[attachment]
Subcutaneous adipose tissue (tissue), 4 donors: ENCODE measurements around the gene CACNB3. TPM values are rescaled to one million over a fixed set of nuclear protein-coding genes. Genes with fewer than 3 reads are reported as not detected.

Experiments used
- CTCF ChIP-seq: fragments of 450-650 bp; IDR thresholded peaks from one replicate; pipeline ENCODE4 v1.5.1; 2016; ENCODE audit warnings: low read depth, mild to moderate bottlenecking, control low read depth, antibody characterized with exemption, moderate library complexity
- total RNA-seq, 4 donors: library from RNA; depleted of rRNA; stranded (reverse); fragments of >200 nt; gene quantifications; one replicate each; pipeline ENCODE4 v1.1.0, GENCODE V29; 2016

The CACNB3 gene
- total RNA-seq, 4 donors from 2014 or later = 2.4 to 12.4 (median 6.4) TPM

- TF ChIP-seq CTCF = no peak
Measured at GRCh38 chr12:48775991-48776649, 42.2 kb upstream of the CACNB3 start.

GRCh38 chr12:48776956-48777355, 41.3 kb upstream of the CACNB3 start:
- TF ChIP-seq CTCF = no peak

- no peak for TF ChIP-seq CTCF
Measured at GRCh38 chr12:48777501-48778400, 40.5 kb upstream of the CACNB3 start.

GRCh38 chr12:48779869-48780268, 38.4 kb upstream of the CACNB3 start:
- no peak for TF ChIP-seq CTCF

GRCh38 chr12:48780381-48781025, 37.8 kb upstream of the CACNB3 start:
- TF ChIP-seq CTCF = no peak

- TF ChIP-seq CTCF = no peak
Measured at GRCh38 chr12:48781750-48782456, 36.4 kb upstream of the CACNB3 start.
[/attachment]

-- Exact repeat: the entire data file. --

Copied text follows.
Subcutaneous adipose tissue (tissue), 4 donors: ENCODE measurements around the gene CACNB3. TPM values are rescaled to one million over a fixed set of nuclear protein-coding genes. Genes with fewer than 3 reads are reported as not detected.

Experiments used
- CTCF ChIP-seq: fragments of 450-650 bp; IDR thresholded peaks from one replicate; pipeline ENCODE4 v1.5.1; 2016; ENCODE audit warnings: low read depth, mild to moderate bottlenecking, control low read depth, antibody characterized with exemption, moderate library complexity
- total RNA-seq, 4 donors: library from RNA; depleted of rRNA; stranded (reverse); fragments of >200 nt; gene quantifications; one replicate each; pipeline ENCODE4 v1.1.0, GENCODE V29; 2016

The CACNB3 gene
- total RNA-seq, 4 donors from 2014 or later = 2.4 to 12.4 (median 6.4) TPM

- TF ChIP-seq CTCF = no peak
Measured at GRCh38 chr12:48775991-48776649, 42.2 kb upstream of the CACNB3 start.

GRCh38 chr12:48776956-48777355, 41.3 kb upstream of the CACNB3 start:
- TF ChIP-seq CTCF = no peak

- no peak for TF ChIP-seq CTCF
Measured at GRCh38 chr12:48777501-48778400, 40.5 kb upstream of the CACNB3 start.

GRCh38 chr12:48779869-48780268, 38.4 kb upstream of the CACNB3 start:
- no peak for TF ChIP-seq CTCF

GRCh38 chr12:48780381-48781025, 37.8 kb upstream of the CACNB3 start:
- TF ChIP-seq CTCF = no peak

- TF ChIP-seq CTCF = no peak
Measured at GRCh38 chr12:48781750-48782456, 36.4 kb upstream of the CACNB3 start.